We’ve been saying it till we’re blue in the face: fracking is not only already legal in Illinois but has now started up. And we’ve just confirmed new evidence of this fracking, thanks to a Freedom of Information Act request to the Illinois Department of Natural Resources.
What does this mean for Illinoisans? It means we need basic protections in place – yesterday – to limit environmental harm and give people a say in what could be happening right now in their communities. We need meaningful citizen participation in decision-making and enforcement, as well as rules governing how fracking is conducted. And that’s why, if the moratorium is voted down despite our relentless efforts over the past year, we’d better put in place a law that gives people a fighting chance at protecting themselves. That is what NRDC has been working for, and what the regulatory bill will provide.
As for the proof of fracking starting up, take a look at this “well completion report” for a frack job performed last year. The report indicates that the Campbell Energy “Salem H-1” well in White County was a horizontal frack that used a total of 640,151 gallons of fluid. If that’s not high-volume horizontal fracking, then there’s no such thing.
The other thing you will notice about the completion report is that it provides precious little other information about the well; and what it does provide about fluid volumes is voluntary disclosure, not required under current law. The report does not specify what chemicals were injected into the ground. It does not tell us where they got all that water they used, how air emissions were handled, or how close they were to any streams, public water supply intakes, schools, or churches. The almost illegible handwriting, perhaps indicative of the level of care invested by permitees in the reporting process, is also a nice touch.
And then there’s this – an application recently received by DNR from the Strata-X company for a horizontal well in Clay County. The company’s press statement describes the well as having a 4,300 foot horizontal leg, and makes clear that the company is keeping open the option to complete the well with high-volume fracking. You will also notice, once again, just how little information the application contains. Honestly, it’s not much more paperwork than it takes to get a dog license.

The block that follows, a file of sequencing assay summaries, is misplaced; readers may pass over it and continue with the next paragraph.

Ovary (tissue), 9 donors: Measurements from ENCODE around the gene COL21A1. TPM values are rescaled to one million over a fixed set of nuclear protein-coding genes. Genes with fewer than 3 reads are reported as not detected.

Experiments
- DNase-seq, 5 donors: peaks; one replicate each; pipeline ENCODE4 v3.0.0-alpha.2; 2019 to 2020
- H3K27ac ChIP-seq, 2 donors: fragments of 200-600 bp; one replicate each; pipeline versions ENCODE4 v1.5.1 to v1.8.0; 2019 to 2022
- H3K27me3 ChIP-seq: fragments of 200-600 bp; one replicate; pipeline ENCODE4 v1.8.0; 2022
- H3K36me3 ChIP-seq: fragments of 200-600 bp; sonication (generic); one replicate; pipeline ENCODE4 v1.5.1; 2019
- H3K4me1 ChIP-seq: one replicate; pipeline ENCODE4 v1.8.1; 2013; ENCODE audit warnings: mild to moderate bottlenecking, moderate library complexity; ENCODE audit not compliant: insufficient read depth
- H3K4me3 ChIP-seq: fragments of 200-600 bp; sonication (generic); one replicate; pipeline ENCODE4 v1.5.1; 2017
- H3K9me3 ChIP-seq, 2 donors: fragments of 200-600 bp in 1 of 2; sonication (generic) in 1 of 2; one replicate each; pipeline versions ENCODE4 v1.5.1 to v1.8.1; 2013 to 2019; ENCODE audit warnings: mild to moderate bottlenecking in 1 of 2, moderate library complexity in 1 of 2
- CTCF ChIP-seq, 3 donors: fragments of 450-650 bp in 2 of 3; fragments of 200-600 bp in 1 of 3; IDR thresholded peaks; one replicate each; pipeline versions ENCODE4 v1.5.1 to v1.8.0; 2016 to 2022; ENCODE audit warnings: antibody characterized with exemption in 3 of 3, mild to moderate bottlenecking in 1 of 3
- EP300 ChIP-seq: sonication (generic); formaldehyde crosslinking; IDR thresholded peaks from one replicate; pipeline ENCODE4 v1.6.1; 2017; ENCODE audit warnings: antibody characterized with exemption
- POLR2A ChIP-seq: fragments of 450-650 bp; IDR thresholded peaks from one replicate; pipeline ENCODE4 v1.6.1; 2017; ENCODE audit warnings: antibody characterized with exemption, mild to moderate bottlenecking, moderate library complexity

There could be more out there, but how would we know? Current law does not actually require public disclosure of intent to conduct high-volume fracking.
What we do know, however, ought to serve as a wake-up call. It should make clear to anyone who views the regulatory bill as “opening the door” to fracking, or “green lighting” it, or serving as a “starting gun,” that fracking is already here. The door is wide open, and the intruder is already inside the house.
Of course, anyone can also see that high volume fracking is not currently widespread in Illinois. Our state is not, at the present time, the fracking-dominated hellscape that one finds in parts of rural Pennsylvania or North Dakota. And it’s pretty clear that the reason for that is regulatory uncertainty. Companies know that the Illinois General Assembly is in the process of putting together a fracking regulatory bill, and it does not make sense for them to invest heavily in fracking when they don’t know for sure what the rules will be. That’s especially true given that the regulatory bill contains a retroactive component, which would apply requirements to wells that were drilled before its passage.
But if Illinois were to fail for the second year in a row to pass a either a regulatory bill or a moratorium, it’s a pretty sure bet that the current climate of regulatory uncertainty would give way to increasing certainty that Illinois is never going to get its act together. And then a fracking free-for-all will no doubt commence, unconstrained.
That is not a risk that we at NRDC are prepared to take – especially those of us who live here in Illinois. We were not prepared to take the risk of letting industry write its own ticket in a regulatory bill that General Assembly members on both sides of the aisle lined up behind, notwithstanding our relentless efforts for more than a year to get a moratorium bill passed. That is why we worked hard to make sure that, at the very least, Illinoisans would have such basic protections in place as access to courts, chemical disclosure, mandatory setbacks, prohibitions on storing waste in pits, regulation of air emissions more stringent than federal law, and sweeping public participation rights in the application decision-making process.
And should there be any remaining doubt that fracking is indeed legal, and that getting protections on the books is critical, just take a look through the current Illinois Oil and Gas Act. Within the text of this decades-old law currently governing drilling operations in Illinois, there is not one single thing that prohibits fracking in this state, that ties industry’s hands or limits a full-on fracking rush. The only hands that are tied in current law are those of the Illinois Department of Natural Resources, which is required under the law – with no room for discretion – to grant a permit within 48 hours to anyone who plunks down $100 and a detail-free application. That, and not the regulatory bill, is the “green light” for fracking in Illinois. If we can’t turn it into a red light, then we damn sure need some rules of the road.